November 12th, 2005


Plot Consequences and Structure

Writing: This morning, I watched a bit of The Englishman Who Climbed Up a Hill and Came Down a Mountain.

What struck me about this film was how clearly I could see the consequences and minor plot obstacles which move the film along.

1. You've got these two cartographers who show up in a small Welsh village. They want a pint of ale or two, so they stop at Morgan the Goat's inn.
2. Because they talk about their jobs, the villagers inveigle them to check out the local mountain.
3. Because their car breaks down and will take a while to fix, they are stuck in the village.
4. Because Hugh Grant's character meets a pretty girl, he doesn't mind staying.
5. Major plot problem--the mountain is only high enough to be classed as a hill, which the village doesn't want to hear..
6. The villagers become motivated to make their hill tall enough to qualify for mountain status.
7. From there, the plot becomes the villagers' attempts to stall Hugh Grant in town long enough for them to get their hill to the correct height, causing much fun and merriment.

I need to arrange or rearrange the plot elements in Avriet to reflect this sort of clear structure. Allistaire's release from the dungeons needs to kick off a whole lot of stuff--and it may be doing that, but I'm not seeing. Right now, I mainly see it kicking off a lot of speculation about Allistaire's medical condition, and it needs to do more than that. But darn it, when you've got a truly ill man, it takes a while for him to get into action. And he needs to be ill, because what he's ill with is necessary to the plot, part of his illness is to be an obstacle, and the other part of his illness helps him figure out the curse.

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    working working

On Handling Inner Religious Conflict

I have a friend whose therapist counseled her to switch to a different religion. The friend is justifiably pissed off by this and is, I think, looking for a different therapist.

I know nothing of what induced the therapist to make such a suggestion. However, having read my friend's journal posts, it doesn't seem to me that her religion is causing her any great emotional turmoils at the moment. I could be wrong, of course, but that's my impression.

The only time I would ever make such a suggestion to a patient, if I were a psychological therapist, would be if my patient were clearly in deep emotional distress to the point of contemplating suicide. Then I would have something to say. Presuming my patient's religion was Christianity, though the basic message is applicable to anyone of any faith, my advice would go a bit like this:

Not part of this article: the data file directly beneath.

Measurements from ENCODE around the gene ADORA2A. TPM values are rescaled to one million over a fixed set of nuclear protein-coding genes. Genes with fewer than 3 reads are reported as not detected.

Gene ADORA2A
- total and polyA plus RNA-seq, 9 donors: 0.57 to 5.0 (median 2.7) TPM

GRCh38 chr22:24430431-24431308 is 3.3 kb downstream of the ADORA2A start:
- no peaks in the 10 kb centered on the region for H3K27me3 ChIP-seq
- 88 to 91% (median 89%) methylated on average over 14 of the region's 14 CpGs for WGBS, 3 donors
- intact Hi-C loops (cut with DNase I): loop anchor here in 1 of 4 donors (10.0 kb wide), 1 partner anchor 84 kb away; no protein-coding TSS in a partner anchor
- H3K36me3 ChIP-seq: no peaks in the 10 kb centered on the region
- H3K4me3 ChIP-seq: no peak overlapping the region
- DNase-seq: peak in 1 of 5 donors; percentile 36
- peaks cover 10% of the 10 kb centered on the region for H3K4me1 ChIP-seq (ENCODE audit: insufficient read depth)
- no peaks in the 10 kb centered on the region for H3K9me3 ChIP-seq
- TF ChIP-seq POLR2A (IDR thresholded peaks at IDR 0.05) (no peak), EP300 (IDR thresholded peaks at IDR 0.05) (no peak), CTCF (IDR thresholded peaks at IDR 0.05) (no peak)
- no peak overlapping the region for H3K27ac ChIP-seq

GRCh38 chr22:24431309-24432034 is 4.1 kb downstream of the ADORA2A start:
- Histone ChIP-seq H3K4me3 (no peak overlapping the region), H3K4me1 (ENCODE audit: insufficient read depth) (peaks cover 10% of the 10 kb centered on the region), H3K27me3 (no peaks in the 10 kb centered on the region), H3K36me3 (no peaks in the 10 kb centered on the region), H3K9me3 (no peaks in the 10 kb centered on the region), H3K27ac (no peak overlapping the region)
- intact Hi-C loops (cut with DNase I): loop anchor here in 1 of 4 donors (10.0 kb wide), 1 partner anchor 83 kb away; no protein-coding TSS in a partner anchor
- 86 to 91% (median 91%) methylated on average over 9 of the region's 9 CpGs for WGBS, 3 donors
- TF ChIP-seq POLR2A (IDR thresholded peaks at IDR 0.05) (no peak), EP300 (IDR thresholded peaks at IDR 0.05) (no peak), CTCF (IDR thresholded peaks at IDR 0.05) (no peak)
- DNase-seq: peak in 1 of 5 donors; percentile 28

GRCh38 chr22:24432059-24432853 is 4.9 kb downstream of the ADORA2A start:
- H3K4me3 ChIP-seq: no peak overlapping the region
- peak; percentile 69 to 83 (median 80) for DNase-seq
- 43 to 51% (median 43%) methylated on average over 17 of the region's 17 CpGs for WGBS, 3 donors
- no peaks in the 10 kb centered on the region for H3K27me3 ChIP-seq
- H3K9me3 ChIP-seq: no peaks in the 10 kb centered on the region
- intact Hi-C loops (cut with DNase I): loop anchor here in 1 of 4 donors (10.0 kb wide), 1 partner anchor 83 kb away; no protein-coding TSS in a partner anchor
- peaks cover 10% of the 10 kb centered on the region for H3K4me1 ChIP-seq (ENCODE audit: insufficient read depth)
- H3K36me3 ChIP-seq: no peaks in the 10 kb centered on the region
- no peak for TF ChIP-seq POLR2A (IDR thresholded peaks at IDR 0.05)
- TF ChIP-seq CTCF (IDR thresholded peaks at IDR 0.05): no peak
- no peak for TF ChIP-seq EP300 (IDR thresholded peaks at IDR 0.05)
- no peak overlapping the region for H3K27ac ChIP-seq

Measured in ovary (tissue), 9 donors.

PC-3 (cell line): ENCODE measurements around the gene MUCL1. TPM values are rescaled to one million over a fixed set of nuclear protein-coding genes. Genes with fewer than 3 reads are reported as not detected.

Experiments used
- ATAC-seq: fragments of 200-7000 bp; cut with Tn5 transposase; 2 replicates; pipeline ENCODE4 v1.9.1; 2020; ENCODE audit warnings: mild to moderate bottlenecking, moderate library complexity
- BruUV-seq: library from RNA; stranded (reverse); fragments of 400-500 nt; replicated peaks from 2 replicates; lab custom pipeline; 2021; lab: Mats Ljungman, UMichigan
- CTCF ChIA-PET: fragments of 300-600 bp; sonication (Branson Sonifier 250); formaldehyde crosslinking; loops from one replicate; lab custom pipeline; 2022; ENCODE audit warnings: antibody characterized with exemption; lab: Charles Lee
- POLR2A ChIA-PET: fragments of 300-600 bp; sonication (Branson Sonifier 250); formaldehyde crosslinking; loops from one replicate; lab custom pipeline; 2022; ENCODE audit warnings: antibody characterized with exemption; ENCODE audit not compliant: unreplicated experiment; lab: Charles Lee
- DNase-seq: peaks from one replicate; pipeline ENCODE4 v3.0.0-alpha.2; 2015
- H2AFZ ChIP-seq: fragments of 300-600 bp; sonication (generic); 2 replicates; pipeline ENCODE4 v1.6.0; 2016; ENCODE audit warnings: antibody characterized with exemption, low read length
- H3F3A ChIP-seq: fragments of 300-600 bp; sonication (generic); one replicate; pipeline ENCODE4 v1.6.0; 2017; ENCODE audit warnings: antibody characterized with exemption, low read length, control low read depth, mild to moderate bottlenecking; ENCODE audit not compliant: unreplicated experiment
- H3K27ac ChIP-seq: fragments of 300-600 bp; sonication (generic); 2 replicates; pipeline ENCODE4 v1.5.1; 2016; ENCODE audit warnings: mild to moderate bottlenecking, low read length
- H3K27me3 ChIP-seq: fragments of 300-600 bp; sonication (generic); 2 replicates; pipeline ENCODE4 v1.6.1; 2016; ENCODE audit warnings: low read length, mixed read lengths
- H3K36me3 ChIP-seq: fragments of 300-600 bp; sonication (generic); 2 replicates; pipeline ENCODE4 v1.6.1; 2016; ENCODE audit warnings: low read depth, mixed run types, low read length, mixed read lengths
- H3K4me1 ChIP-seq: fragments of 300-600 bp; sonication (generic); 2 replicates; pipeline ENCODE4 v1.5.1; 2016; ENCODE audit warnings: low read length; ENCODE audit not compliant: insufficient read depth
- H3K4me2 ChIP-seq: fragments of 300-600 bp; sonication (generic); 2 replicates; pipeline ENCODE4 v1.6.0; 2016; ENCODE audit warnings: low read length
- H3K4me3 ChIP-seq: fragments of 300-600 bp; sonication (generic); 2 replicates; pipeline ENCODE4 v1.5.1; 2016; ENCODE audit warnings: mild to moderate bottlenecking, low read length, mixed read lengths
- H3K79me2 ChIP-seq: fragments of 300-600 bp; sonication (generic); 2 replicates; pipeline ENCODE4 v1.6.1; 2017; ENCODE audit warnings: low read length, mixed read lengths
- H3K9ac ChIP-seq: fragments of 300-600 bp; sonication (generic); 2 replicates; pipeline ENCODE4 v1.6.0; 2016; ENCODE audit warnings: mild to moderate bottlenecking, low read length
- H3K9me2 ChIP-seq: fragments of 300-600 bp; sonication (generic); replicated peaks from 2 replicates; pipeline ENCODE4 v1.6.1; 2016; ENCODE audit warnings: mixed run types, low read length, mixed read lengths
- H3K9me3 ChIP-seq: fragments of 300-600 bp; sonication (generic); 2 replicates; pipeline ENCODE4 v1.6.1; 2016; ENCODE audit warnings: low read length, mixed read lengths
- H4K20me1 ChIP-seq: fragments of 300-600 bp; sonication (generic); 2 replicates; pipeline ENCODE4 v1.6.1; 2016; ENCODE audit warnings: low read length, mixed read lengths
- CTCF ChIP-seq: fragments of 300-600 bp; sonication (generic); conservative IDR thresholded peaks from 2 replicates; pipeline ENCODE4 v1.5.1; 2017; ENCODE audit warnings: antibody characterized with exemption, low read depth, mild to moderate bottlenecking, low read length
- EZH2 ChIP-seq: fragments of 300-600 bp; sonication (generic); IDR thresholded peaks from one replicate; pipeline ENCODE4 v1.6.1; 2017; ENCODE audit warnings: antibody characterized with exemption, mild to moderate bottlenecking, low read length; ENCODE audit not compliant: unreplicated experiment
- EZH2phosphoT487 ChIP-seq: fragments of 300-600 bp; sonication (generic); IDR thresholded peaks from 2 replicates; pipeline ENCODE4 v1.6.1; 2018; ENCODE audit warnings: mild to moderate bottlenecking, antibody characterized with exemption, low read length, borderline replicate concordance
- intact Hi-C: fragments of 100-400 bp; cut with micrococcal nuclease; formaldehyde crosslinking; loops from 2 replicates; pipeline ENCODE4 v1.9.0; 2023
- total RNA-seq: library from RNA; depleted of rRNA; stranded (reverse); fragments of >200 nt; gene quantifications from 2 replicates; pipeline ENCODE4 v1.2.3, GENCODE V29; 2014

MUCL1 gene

"God did not put you on this earth to be miserable. You have a right to happiness just as much as anyone else does. I want you to think about something. There is faith in God, and there is religion. They are two entirely different things. Faith in God is something that exists in your heart. No one has any say in that except God and you. Religion, on the other hand, is an artificial construct. It has priesthoods, and hierarchies, and rules, and writings--all of which were created by human beings, who created these things with all of their opinions and prejudices intact.

"What you need to decide is which of these two is more important to you--your private faith in God, or your adherence to a man-made religion that is causing you much unhappiness--unhappiness that I don't think God ever meant for you to have to feel.

"Sometimes, people regard periods of deep unhappiness as a crucible, as a way to strengthen their faith. But other people are broken by them. I don't want this to break you. God doesn't want this to break you. So think about it. Fairh or religion? Your lifestyle need not be a part of the choice unless you want it to be."

Anyway, as a therapist of the completely unlicensed, armchair variety, that's what I'd advise. It would not be as simple as I've put it, of course. People who are deeply distressed are often not rational, and the message might not get through, despite the therapist's best efforts. But I think this is a heck of a lot better than telling a patient, "I think you should just stop following X religion, and go to something else." I mean, geeze!
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    contemplative contemplative